When I was in university, I read Edward Said’s book Orientalism, which is a staple text for any studies involving a post-colonialist perspective. The concept of the “exotic Other”, although often cited with reference to the hyperbolically exotic “Eastern” female figures in 19th-century art, literature, etc., could equally well be applied to Rudolph Valentino, whose brooding image dominated the silent screens of the ’20s.
Valentino’s real name was (*drum roll*)…
Rodolfo Alfonso Raffaello Pierre Filibert Guglielmi di Valentina d’Antonguolla
“!!!!” That’s what I have to say about that. Makes one’s little three-piece name look ever so slightly… thruppence-y.
But the point is, Valentino’s mystique extended far beyond his octo-barrelled moniker (and that’s saying something). Whether arrayed in Arabian-style robes, gaucho pants, or a Cossack uniform, Valentino in any sort of “foreign” garb embodied the mysterious, otherworldly allure of, well, pretty much anywhere non-WASP.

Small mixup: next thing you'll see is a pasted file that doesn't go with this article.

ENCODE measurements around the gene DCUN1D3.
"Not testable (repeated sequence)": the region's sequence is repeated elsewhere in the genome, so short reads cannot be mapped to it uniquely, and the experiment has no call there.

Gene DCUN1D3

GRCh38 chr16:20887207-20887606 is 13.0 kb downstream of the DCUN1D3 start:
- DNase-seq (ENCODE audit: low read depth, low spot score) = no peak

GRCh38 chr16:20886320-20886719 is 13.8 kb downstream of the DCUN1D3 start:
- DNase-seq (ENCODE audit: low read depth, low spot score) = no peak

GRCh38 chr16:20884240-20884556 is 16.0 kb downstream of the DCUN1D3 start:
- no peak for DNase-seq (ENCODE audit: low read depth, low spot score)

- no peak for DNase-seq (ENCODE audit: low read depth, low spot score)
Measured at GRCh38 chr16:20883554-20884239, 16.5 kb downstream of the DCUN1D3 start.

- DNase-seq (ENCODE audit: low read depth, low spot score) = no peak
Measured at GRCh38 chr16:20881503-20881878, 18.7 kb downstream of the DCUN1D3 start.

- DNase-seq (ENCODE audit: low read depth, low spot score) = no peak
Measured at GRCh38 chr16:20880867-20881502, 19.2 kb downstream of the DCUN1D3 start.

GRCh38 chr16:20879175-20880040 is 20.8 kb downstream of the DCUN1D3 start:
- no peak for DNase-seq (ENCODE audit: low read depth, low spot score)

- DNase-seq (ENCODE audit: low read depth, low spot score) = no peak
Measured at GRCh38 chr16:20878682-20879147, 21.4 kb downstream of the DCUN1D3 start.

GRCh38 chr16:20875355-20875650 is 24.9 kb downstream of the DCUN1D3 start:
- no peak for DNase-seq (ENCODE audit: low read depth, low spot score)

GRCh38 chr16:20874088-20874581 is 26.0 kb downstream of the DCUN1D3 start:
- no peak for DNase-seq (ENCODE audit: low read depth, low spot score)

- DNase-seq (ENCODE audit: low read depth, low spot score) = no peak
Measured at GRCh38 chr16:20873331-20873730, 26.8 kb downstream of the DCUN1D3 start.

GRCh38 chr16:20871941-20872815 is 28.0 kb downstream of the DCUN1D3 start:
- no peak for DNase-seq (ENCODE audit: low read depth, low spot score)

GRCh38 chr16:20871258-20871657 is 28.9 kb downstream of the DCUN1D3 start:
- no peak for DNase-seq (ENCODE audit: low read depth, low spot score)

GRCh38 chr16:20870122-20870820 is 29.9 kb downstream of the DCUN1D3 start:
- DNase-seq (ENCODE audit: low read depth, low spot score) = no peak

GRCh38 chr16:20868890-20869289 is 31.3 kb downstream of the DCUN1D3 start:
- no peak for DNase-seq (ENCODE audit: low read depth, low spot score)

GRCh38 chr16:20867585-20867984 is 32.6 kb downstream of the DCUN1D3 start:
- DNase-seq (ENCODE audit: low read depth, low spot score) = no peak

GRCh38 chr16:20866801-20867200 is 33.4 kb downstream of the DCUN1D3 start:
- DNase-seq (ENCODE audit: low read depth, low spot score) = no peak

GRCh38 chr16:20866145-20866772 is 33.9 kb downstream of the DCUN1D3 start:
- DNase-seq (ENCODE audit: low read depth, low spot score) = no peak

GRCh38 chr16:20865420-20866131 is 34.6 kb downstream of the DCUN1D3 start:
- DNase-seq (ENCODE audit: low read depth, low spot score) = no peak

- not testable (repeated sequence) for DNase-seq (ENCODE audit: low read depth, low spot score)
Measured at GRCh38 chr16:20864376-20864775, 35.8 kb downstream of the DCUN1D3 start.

And having said all that, I still love Valentino films. Yup, I genuinely do! You just have to take them for what they are, sift away the outdated stuff, and then they’re actually quite enjoyable – including the costumes!
So, here’s some classic Valentino apparel….
with some tango dancing:
The Four Horsemen of the Apocalypse (1921)
and some more dancing: http://www.youtube.com/watch?v=nFXmQnKQ55U
Blood and Sand (1922)
A Sainted Devil (1924)
The Eagle (1925)
the famous “Are you not woman enough to know?” scene from The Sheik (1921):
and a rather more notorious scene from the sequel:
Son of the Sheik (1926)
And underneath all those layers of exotic costuming?